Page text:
- Thanks, Pierre. So earlier this year we discussed the proposed new disclosure obligations for reportable transactions and a new class of notifiable transactions. The proposals also include disclosure obligations for uncertain tax positions. However, these won't be discussed today since they fall within the expertise of accountants. So the Department of Finance released the initial draft legislation for the mandatory disclosure rules on February 4th 2022, which resulted in a great deal of uncertainty amongst taxpayers and their advisors regarding their obligations under the proposed rules. In particular, due to the broad and sometimes vague definitions included in the proposals. So Finance had requested comments from the public on those proposals and following the consultation process, released revised draft legislation on August 9th, 2022. So to briefly recap, pursuant to the February legislation, a reportable transaction is proposed to be defined to mean an avoidance transaction entered into for the benefit of a taxpayer. And each transaction that is a part of a series of transactions that includes the avoidance transaction, having one and spanning the current two or the three generic hallmarks. The first is the contingent fee hallmark, which is generally a contingent fee arrangement pursuant to which an advisor of the moment, or any non-arms-length person to the advisor or promoter is entitled a fee based on the amount of the tax benefit that is contingent on obtaining the tax benefit or that depends on the number of persons participating in the avoidance transaction or series. The second is the confidential protection hallmark which exists when a promoter or advisor obtains confidential protection from the taxpayer such that the disclosure of the details of the avoidance transaction to any person or the CRA is prohibited. And the third is the contractual protection hallmark. This arises when a taxpayer or an advisor or promoter has or had contractual protection in respect of the avoidance transaction or series, including any form of insurance, indemnity, compensation or guarantee in respect of the avoidance transaction. Some other significant changes introduced in the February proposals included an exemption from reporting for contractual protection that is offered to a broad class of persons in the normal commercial transactions context, the broadening of the meaning of avoidance transaction to mean a transaction if it may reasonably be considered, that one of the main purposes of the transaction or a series of transactions of which the transaction is a part, is to obtain a tax benefit. So this means, sorry just a sec. So this means that none of the purposes of the transaction can be to obtain a tax benefit. So one of the biggest changes included the creation of a new category of notifiable transactions. Notifiable transactions will be designated by the CRA with the concurrence of the Department of Finance and will include transactions that CRA has found to be abusive and transactions that CRA has identified to be of interest and for which they require more information to determine if the transactions are in fact abusive. So the Department of Finance described six sample notifiable transactions that were released by the CRA, and these include the manipulation of Canadian-controlled corporation status to avoid anti-deferral rules that are applicable to investment income, straddle loss creation transactions using a partnership, and the manipulation of bankrupt status to reduce the forgiven amount in respect of a commercial obligation. Taxpayers, advisors, and promoters are subject to essentially the same disclosure obligations and penalties in respect of notifiable transactions that apply to reportable transactions. So if a transaction is a reportable or notifiable transaction, then every taxpayer for whom a tax benefit results or is expected to result and every advisor or promoter in respect of the transaction or of any transaction that is a part of the series of transactions that includes the or reportable transaction, who is generally entitled to a fee contingent on the tax benefit in respect of that transaction. And every non-arms-length person, in relation to those advisors and promoters is required to report the transaction. So the filing deadline for an information return has been shortened greatly. So it used to be June of the year following the year in which the transaction occurred, but now it's 45 days after the earlier of the day the taxpayer becomes contractually obligated to enter into the transaction and the day the taxpayer enters into the transaction. So penalties for failing to file an information return or reportable and notifiable transactions by the prescribed deadline, could result in significantly higher penalties. In the case of the taxpayer, the penalty is generally calculated at the rate of $500 per week that the return remains unfiled up to the greater of $25,000 and 25% of the tax benefit. If the taxpayer is a corporation and the carrying value of its assets is $50 million or more, the penalty is calculated at a rate of $2,000 per week that the return remains unfiled up to the greater of a $100,000 and 25% of the tax benefit. And in the case of a promoter or advisor, the penalty is the total of the fees charged in respect to the reportable or notifiable transaction, $10,000 and $1,000 for every day that the failure to report continues up to a maximum of a $100,000. If an information return is not filed when required and it results in a penalty that remains unpaid, the tax benefit arising from the transaction is denied and a normal reassessment period does not start until the required information return is filed and is extended by three years for all taxpayers. So a number of concerns with the February legislation were raised during the public consultation process, including the fact that there's no de minimus or materiality threshold before the reporting obligations apply. The over-broad definitions that result in reporting obligations for normal course transactions and the apparent requirement that multiple advisors within a single firm may be required to report a single transaction. Based on the input received during the consultation process, Finance released revisions to the draft legislation in August. One of the key and most welcome changes under the August proposals was the delay of the coming into force from January 1 of this year to January 1 of 2023. Even better, Finance subsequently announced on November 3rd that in order to fully assess the comments received from the public consultation, the coming into force date will be further delayed with respect to reportable and notifiable transactions to the date on which the draft legislation receives royal assent. More specific changes to the rules themselves were also introduced. So the confidential protection hallmark was amended to narrow its scope so that the confidential protection obtained by a promoter or advisor must be in respect of a tax treatment in relation to the avoidance transaction, rather than just in respect of the avoidance transaction. The technical notes to the amendment further clarifies that the amendment provides that the protection of trade secrets that do not relate to tax, don't give rise to a reporting obligation. In addition, the exclusion from reporting requirements for contractual protection that is offered in the context of normal commercial transactions was clarified to remove the requirement that the contractual protection be offered to a broad class of persons and to provide that the exclusion applies if the contractual protection applies in a normal commercial or investment context in which parties deal with each other at arms-length and act prudently, knowledgeably and willingly and does not extend to the tax treatment in respect of an avoidance transaction. A new definition for tax treatment is also added. A tax treatment of a person means a treatment in respect of a transaction or series of transactions that the person uses or plans to use in a tax return or information return and includes the person's decision not to include a particular amount in a tax or information return. The definition of tax treatment is also relevant to the amendment to the reporting obligation for reporting for reportable transactions. That provision is amended to require an information return to be filed by every person for whom a tax benefit results, or for whom tax benefit is expected to result based on the person's tax treatment of the reportable transaction. Finance has indicated that this amendment is intended to ensure that reporting is required in circumstances where a person's filing position is successfully challenged. The February proposal is required reporting by multiple parties, including the taxpayer and each promoter and advisor who provides any assistance or advice regarding the creating or implementing of the transaction or series. This could require multiple advisors within a single accounting or law firm to file an information return in respect of a single transaction. This is particularly concerning as even a person who simply implements a transaction such as the corporate associate who is not involved in the tax planning may be required to file an information return. The August proposals marginally reduced the compliance burden by providing that reporting is not required by a person solely because they provided clerical or secretarial services with respect to the planning. At the same time, the carve out for clerical staff suggests that Finance does indeed want every employee, partner and shareholder of a firm who worked on a transaction to report in respect of a single reportable transaction. There is some relief for notifiable transactions. Reporting obligations that would otherwise apply to employees and employer or partners of a partnership, don't apply if an information return is filed by the employer or the partnership in respect of the notifiable transaction and that filing is deemed to have been made by each employee of the employer or each partner of the partnership to whom the reporting obligation applies. Finally, the normal reassessment period does not start until the required information return is filed and is extended by three years for individuals and Canadian-controlled private corporations, but by four years for all other taxpayers. Under the February draft, the extension was three years for all taxpayers. So to conclude, the August draft legislation for reportable and notifiable transactions provides some clarification to you and narrowing of the February version. However, uncertainty remains such as the issue of whether every employee or partner of an advisory firm is required to file a separate information return for a reportable transaction. Therefore, the delay of coming into force of the new rules until the draft legislation receives royal assent is very welcome. Based on the comments on this regarding Finance, there may be further refinements made to the draft legislation which will hopefully address some of these uncertainties. So thanks for your time. My colleague, Steven Novoselac, will now go through a case study on rectification.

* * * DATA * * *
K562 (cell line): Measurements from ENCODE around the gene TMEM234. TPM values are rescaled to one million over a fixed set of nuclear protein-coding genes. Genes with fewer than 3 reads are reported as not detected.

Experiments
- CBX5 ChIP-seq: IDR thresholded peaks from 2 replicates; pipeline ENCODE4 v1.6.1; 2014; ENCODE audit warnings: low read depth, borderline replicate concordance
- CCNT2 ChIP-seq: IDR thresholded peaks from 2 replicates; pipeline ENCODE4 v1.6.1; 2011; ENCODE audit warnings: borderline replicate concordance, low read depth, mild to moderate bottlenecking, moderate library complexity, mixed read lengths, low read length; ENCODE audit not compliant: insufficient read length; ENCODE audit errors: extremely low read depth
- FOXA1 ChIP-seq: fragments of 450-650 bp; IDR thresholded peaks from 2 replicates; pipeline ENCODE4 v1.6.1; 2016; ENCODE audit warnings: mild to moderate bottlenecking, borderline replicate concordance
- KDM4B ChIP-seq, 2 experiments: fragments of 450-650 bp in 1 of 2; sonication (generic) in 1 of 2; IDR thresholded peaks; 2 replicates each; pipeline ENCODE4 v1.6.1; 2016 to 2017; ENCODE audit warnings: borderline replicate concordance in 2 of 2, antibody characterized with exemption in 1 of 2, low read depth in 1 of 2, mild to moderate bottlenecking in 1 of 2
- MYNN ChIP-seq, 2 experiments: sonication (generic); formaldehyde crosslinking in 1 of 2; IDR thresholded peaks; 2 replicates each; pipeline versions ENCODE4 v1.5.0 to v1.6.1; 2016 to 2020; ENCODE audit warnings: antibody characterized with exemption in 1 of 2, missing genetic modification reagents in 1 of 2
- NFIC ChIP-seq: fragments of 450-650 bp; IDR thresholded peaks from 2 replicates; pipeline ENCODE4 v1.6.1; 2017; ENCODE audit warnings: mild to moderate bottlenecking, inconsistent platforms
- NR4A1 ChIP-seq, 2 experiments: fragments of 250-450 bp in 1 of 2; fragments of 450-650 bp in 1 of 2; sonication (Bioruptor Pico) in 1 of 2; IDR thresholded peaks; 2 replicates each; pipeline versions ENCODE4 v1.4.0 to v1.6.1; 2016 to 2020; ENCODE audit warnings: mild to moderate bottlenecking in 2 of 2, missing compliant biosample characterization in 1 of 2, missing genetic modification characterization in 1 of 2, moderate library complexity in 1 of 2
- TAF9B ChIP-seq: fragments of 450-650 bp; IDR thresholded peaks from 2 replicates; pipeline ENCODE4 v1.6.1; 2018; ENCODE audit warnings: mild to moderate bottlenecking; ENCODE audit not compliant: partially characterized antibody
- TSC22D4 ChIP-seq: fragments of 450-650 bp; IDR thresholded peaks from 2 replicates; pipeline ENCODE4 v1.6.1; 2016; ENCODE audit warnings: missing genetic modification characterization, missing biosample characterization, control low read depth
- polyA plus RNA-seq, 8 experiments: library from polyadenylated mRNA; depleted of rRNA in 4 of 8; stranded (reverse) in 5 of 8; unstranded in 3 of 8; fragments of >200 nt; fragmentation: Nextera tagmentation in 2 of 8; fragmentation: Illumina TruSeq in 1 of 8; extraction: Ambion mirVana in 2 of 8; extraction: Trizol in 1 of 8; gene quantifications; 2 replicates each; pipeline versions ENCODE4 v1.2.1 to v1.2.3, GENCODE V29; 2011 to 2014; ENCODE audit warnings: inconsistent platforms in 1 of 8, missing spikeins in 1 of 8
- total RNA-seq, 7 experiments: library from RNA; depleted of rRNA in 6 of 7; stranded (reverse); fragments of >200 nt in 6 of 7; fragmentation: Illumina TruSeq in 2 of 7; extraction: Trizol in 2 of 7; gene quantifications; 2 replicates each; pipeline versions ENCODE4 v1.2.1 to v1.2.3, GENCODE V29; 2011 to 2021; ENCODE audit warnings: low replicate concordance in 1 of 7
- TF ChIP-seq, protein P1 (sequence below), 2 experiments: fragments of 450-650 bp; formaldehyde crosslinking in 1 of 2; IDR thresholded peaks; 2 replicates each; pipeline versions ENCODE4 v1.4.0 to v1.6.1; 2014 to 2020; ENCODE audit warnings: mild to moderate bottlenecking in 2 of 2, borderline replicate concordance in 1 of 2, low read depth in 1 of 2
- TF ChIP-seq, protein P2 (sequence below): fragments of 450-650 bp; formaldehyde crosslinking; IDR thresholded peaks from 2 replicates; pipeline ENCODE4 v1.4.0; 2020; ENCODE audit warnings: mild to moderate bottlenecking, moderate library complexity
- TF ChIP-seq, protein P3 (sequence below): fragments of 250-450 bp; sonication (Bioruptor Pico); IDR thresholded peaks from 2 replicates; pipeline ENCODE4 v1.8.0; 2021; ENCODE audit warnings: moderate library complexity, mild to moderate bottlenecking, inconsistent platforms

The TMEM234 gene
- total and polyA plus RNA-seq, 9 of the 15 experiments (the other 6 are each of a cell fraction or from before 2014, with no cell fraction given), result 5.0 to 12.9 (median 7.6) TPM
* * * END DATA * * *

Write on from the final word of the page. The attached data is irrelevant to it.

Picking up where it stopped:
- Thanks, Lesley. So again, our third topic today is indeed a case study in rectification in a tax context. The two applicants who are Sleep Country Canada Holdings Inc. and Sleep Country Canada Inc. As an equitable remedy, applications seeking rectification are made in provincial superior courts which have jurisdiction to grant equitable relief or what's called inherent jurisdiction. As is typical for applications seeking rectification, the respondent was the Attorney General of Canada representing the CRA, who was the only party who could be adversely impacted by the relief sought. And the attorney General did not oppose the application. The court granted the rectification which avoided an unintended adverse tax result in the context of a share exchange transaction. So for this topic, I'll first discuss the background facts. Then second, how the court applied the test for rectification to reach its conclusions. And third and finally, some practical considerations. So in terms of background facts, as you I'm sure will be aware, the applicants are significant players in the retail mattress business. They entered into a share exchange transaction with one another, which was one component of a reorganization that was implemented to facilitate an initial public offering of certain equity interests in their business on a tax-efficient basis. In the share exchange agreement, however, the number of certain shares to be issued was incorrectly recorded as about 12 1/2 million shares, whereas the correct number was just over 124 million shares. This had the effect of omitting the intended consideration of the difference between these two amounts or about 111 1/2 million shares. This error was then simply transposed into other transaction implementation documents as well as the corporate documents recording the transactions. Subsequent tax filings, however, did record the correct number of shares and the applicants relied on that as further evidence of their true intentions and their agreement throughout. So turning now to the test the court applied to decide whether to rectify the documents, the court applied the four requirements tests from the Supreme Court of Canada's 2016 decision in the well known Fairmont case, which is a leading case on rectification. Number one, the parties had reached in a prior agreement. Number two, the agreement was still effective when the instrument was executed. Number three, the instrument failed to record accurately that agreement. Four, if rectified as proposed, the instrument would carry out that agreement. And the court did find that all four requirements were met. The court referenced and did much of its analysis on the Fairmont decision, summarizing that rectification allows the court to achieve correspondence between the party's agreement and the substance of the legal instrument intended to record that agreement where there is a discrepancy between the two. And it went on to explain that the applicants bear the onus of establishing that this should be granted. And so the in terms of conclusions, the court held that the evidence was overwhelming that the parties had to reach an agreement with definite, ascertainable terms and a clear intention which was consistent with the subsequent conduct including the tax filings. Similarly, there was no doubt that the documents sought to be rectified did not accurately record the agreement between the parties and that rectification would result in the documents carrying out the agreement that was reached. The court agreed with the applicant's submission that rectification can be available if the four requirements are met, even if it would have the effect of allowing a party to avoid adverse tax consequences. So now for a few practical considerations, the case illustrates how the Supreme Court's decision in Fairmont, as well as similar cases, have significantly reduced the scope for rectification in a tax context. Previously, and for many years, the leading case on rectification, at least in Ontario, was the Ontario Court of Appeals decision in 2000, in the well known case called Juliar. The tests from Juliar applied much more broadly. Essentially, it boiled down to two elements, intention and mistake. In the tax context, intention could include an intention to achieve favorable tax consequences. And mistake was interpreted broadly to include the manner in which transactions were structured. Therefore, before the Fairmont decision, rectification could avoid an unintended tax consequence in a much broader range of circumstances. Once an attention for tax efficiency and a mistake were satisfactorily established, the court was willing to do much more than merely rectify an instrument that recorded an agreement. The relief the court granted could include significantly restructuring the transactions such as replacing a merger by windup with an amalgamation. After Fairmont, rectification has been applied certainly much more strictly and much more like traditional illustration, which is, you know, where two parties agree to the purchase and sale of a cow, but the written instrument to affect the transaction mistakenly says it's a horse and the court rectifies the instrument to say cow instead of horse. Today's case is something like that with simply the wrong number having been mistakenly transposed throughout the documents. So is there a future for a more broadly-based rectification doctrine in a tax context? This could be accomplished through amendments to provincial legislation and we're aware of at least one instance where submissions have been made to the Alberta Minister of Justice and Solicitor General regarding amendments that would have that effect. Though only time will tell whether any legislative amendments like this will ever be implemented, but for now taxpayers need to live with the current more restrictive rectification regime. And so I hope that's been a helpful discussion on rectification and we would be grateful if you could take a moment to scan the QR code to take our short survey. And as mentioned at the outset, please do look for our invitation to the next webinar in the new year. Thank you very much again for joining today. Have a great afternoon and all the best for a safe and happy holiday season. And also as mentioned at the outset, while today's formal session is now concluded, we are going to continue with those who would like to stay on for a few moments to answer any questions. I should mention that Pierre Alary had to take his leave already from today's webinar after presenting his topic and so won't be able to attend to answer any questions today. So apologies for that. But he had an urgent client matter to address. And so now, let's see what questions we have. So, all right. We have one dealing with Lesley, your topic, "Do the new reportable transaction rules apply to lawyers affecting a reorganization or a capital gains thread?"